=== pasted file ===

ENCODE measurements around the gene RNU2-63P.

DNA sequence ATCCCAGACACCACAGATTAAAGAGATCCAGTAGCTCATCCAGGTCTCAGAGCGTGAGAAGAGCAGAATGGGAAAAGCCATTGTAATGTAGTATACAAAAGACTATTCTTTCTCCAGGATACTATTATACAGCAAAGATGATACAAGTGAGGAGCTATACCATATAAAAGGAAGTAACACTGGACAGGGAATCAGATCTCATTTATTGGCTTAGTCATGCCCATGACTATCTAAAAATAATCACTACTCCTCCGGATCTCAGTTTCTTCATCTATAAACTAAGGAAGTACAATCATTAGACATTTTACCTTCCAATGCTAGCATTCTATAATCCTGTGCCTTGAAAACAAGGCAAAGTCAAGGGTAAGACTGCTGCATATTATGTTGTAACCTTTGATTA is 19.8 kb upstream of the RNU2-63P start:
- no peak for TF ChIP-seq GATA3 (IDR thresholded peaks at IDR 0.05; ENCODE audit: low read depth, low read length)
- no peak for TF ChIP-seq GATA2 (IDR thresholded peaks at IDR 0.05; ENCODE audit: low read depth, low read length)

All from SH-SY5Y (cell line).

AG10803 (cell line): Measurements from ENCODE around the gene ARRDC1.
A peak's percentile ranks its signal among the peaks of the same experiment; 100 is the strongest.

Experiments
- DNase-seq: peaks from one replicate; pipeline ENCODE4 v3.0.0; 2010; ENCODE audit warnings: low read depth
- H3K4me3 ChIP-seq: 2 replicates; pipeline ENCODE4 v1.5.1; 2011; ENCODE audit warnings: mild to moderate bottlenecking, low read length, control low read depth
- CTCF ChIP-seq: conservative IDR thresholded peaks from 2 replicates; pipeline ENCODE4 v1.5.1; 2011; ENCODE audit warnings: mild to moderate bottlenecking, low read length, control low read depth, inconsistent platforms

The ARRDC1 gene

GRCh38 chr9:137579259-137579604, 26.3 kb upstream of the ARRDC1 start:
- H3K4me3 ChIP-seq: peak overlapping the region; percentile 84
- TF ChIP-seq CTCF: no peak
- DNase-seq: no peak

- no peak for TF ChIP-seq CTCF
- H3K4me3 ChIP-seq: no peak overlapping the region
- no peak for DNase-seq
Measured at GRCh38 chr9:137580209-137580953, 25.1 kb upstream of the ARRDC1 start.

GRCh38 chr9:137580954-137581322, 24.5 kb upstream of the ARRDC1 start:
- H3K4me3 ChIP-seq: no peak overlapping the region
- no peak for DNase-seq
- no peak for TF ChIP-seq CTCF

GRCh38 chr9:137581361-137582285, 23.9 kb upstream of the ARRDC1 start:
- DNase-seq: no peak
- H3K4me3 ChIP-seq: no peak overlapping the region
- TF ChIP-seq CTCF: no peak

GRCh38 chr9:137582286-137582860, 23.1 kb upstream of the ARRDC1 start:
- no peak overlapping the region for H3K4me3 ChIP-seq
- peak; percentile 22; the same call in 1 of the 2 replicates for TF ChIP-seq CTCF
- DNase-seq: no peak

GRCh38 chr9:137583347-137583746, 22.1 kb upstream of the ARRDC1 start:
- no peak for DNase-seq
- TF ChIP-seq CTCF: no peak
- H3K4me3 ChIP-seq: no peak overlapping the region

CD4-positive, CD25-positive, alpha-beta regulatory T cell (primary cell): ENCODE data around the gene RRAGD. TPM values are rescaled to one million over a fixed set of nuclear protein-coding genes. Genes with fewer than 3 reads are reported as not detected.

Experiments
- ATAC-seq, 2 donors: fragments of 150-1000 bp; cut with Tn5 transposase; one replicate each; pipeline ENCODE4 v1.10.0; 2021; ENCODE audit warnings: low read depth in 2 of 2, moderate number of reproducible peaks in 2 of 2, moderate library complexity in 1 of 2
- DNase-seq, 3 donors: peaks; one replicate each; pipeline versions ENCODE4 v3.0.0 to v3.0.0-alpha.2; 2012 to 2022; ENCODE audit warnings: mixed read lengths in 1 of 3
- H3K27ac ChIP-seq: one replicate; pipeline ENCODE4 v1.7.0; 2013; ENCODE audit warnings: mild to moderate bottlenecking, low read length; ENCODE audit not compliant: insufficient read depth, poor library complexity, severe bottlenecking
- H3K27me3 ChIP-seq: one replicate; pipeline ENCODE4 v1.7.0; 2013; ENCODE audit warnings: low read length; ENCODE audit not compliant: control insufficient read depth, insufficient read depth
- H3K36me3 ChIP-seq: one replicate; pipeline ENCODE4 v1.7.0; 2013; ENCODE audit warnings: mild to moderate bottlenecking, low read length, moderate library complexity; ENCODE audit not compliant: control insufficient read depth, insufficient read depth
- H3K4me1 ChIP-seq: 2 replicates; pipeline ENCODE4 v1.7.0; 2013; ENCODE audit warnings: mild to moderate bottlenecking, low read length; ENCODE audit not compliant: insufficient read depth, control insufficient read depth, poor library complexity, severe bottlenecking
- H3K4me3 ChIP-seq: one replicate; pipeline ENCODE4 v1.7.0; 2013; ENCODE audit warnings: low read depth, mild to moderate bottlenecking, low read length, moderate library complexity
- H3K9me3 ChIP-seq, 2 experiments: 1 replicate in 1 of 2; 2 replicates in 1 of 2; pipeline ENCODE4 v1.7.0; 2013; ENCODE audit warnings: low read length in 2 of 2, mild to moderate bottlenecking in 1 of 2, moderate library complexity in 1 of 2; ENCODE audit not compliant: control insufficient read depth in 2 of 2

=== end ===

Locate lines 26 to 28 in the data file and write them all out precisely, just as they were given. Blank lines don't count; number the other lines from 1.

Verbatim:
- DNase-seq: no peak
- H3K4me3 ChIP-seq: no peak overlapping the region
- TF ChIP-seq CTCF: no peak